It's not offensive but it's incredibly dumb, which can be equally damaging. I spent a good two hours bitching about the continuity flaws and various mistakes but I really can't be bothered to list them now; sorry. Having said that, everything is unbelievable (despite suspended disbelief) and contradicts facts made not ten minutes prior - a good example would be Dave's ability to play video games extraordinary well and counter a mugger's attacks, yet he hasn't the hand-eye co-ordination to throw a ball or successfully put on a jumper. The whole thing is absurd.

This is clearly a Murphy/Robbins attempt to apologise for the filth that was Norbit but its ridiculous stereotypes and stomach-turning emotive bonding (sickeningly saccharine levels that even Disney wouldn't stoop to) do nothing more than prove that any hope for Murphy is long gone; the good work achieved in Dreamgirls and Varsity Blues is now completely null and void.

Release Date:
18th July 2008

The Scene To Look Out For:
Let's see, there was a scene in which the gay guy is outed when the information officer finds his quarters have been styled and decorated (no explanation of where the tiny furniture came from); there's a scene that takes place in the arse section, where a guy is employed to simply pull a lever to excrete and monitor 'gas leaks' (cue laughing from a test audience I came to despise); there's a point when Dave imitates Gina's neighbour, Mark [Marc Blucas] which isn't funny, then repeats the exact same joke thirty minutes later (still not funny, if you were wondering); Dave wins a competition in which he deepthroats 85 hot dogs and wins... a stuffed frog (what use would a man who has eaten that many pig schlongs have for a cheap stuffed toy, except to tear off the head and vomit into it?) and the final scene.
I intend to spoil stuff here:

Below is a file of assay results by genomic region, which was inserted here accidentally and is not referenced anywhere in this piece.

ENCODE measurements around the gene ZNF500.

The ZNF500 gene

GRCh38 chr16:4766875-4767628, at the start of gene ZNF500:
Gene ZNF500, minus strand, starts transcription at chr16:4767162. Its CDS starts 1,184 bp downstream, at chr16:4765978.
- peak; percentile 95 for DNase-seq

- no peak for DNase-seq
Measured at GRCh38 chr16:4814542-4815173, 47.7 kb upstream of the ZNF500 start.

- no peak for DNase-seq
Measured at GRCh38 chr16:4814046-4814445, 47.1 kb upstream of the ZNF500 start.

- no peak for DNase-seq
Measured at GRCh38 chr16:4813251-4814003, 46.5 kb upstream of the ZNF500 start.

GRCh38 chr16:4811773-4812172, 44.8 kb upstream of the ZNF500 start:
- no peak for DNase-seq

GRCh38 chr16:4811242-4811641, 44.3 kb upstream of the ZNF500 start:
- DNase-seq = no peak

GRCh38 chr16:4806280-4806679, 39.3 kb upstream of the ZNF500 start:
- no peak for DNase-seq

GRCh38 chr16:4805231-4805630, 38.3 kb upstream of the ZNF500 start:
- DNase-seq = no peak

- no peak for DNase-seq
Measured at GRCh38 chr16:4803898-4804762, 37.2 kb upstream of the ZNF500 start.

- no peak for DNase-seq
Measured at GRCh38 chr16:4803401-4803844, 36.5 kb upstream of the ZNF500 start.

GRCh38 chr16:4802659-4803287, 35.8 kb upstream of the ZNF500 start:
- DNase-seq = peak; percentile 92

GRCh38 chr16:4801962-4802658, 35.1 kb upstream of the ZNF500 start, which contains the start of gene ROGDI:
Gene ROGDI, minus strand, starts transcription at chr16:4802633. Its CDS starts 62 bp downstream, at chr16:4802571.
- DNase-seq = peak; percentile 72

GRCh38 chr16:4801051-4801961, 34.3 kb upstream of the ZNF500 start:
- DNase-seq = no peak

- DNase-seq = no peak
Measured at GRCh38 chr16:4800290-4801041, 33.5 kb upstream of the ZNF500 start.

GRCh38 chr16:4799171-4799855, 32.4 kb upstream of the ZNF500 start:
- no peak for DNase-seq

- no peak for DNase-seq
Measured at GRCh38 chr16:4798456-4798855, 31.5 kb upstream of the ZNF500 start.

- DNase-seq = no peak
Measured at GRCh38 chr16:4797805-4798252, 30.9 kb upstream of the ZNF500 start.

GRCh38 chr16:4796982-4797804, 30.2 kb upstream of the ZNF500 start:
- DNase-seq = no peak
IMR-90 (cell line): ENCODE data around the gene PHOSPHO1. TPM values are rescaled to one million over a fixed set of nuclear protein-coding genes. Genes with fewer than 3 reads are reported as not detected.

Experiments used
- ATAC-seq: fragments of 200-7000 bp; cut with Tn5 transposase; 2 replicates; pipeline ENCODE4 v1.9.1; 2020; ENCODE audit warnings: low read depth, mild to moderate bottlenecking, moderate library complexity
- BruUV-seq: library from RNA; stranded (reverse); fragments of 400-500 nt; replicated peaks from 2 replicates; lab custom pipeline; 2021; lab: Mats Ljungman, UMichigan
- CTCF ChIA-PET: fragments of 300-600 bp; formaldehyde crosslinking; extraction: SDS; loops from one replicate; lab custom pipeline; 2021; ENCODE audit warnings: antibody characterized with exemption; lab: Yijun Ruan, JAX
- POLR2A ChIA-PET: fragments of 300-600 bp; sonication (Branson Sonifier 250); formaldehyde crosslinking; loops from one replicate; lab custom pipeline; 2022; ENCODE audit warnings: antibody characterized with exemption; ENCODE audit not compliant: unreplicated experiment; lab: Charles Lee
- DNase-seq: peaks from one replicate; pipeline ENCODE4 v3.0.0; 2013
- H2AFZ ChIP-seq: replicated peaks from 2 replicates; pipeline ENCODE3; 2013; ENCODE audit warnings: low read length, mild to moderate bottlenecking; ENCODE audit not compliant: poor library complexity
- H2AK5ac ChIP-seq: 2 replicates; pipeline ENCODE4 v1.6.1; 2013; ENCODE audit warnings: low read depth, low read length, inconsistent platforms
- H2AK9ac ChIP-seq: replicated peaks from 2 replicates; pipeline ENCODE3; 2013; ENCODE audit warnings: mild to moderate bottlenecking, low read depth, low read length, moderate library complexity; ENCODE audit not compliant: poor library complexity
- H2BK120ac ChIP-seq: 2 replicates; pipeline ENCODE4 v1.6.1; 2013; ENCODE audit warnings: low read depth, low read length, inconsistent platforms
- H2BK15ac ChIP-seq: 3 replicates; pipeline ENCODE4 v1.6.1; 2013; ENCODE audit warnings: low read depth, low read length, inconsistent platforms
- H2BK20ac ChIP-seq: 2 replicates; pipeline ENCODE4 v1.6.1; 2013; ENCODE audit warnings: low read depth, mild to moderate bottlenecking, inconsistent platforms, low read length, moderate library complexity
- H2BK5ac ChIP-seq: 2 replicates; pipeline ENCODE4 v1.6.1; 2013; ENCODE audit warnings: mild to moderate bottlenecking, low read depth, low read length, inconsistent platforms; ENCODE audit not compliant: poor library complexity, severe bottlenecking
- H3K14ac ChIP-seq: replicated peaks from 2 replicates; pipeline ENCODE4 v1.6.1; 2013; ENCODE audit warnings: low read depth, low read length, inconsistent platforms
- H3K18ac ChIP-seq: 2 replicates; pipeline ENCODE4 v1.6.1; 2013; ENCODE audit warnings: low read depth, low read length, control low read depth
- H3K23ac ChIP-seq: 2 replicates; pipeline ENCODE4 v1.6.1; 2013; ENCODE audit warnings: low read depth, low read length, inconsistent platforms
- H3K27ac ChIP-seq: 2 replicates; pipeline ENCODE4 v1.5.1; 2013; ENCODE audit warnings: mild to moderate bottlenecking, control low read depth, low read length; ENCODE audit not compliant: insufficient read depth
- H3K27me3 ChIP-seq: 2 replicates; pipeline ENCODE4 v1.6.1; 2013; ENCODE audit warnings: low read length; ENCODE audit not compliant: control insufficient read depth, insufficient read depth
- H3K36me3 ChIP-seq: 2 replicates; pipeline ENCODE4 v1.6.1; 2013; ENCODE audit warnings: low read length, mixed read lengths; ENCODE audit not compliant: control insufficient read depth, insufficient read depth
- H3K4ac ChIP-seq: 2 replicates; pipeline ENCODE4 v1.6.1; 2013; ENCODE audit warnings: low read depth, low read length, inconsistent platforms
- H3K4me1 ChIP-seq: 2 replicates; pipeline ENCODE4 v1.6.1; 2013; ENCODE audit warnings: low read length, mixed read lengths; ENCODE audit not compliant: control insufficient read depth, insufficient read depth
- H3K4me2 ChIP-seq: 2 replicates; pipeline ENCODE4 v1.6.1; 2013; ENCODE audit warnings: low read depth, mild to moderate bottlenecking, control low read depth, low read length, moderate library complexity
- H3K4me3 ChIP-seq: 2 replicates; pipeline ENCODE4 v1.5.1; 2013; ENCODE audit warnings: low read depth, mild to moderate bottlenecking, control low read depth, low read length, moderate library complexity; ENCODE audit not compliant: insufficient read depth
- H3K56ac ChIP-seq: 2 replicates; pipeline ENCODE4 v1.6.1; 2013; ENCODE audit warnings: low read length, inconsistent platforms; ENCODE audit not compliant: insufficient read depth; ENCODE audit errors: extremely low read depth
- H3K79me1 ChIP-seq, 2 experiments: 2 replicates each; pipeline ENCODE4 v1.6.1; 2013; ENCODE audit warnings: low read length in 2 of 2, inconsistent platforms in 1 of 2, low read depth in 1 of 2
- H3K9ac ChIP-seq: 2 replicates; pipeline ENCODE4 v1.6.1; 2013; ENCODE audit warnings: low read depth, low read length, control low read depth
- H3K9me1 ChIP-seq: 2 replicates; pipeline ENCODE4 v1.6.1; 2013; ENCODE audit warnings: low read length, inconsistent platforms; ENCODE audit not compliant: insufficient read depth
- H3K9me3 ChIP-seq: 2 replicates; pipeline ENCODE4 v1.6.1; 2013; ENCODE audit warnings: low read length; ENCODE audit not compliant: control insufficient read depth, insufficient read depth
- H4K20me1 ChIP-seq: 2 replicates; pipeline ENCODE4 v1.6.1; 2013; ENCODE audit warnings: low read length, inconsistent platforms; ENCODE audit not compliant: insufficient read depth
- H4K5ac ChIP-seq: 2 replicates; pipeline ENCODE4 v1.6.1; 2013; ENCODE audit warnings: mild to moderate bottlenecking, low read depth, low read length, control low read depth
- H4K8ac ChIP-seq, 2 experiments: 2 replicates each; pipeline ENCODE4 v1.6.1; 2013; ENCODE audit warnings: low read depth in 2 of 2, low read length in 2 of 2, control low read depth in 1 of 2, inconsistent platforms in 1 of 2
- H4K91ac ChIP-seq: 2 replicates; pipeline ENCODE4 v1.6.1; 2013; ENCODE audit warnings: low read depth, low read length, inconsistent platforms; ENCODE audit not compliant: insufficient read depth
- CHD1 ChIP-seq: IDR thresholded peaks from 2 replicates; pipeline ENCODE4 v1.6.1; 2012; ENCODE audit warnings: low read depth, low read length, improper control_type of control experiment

Trapped in a net, the crew make their way to the escape pod, located in Dave's shoe - yes, cryptic and stupid, I know. As they fly away three things are apparent. First, they leave the ship intact for humans to explore, take apart and essentially confirm extra terrestrial life once and for all. Second, their home's last chance for survival has been selfishly squandered, so they are clearly returning with human emotions only to be hanged by their own people. Finally, the escape pod itself is essentially a small room full of park benches - yep, superior alien technology there.

Notable Characters:
Scott Caan plays a beat cop with a Mulder-esque attitude to the paranormal. The role is ridiculous, as is the casting of Scott bloody Caan, who looks and acts more like his father every day; it's only a matter of time before somebody ties him to a bed and shoves a typewriter in his lap. Anyway, there's one scene in particular in which Caan and his partner are sent (by their stereotypically grumpy sergeant) to investigate an explosion on Liberty Island. Within minutes Caan whips out his handy Junior Forensics Kit and starts making a bloody plaster cast of the impression in the mud. So, so, so dumb - I'm not even going to bother touching on the far fetched nature of that concept at all.

Highlighted Quote:
"Dave! You're a wiener eating champ!"

In A Few Words:
"Better than Norbit but still abysmally moronic"

Total Score:

Matthew Stogdon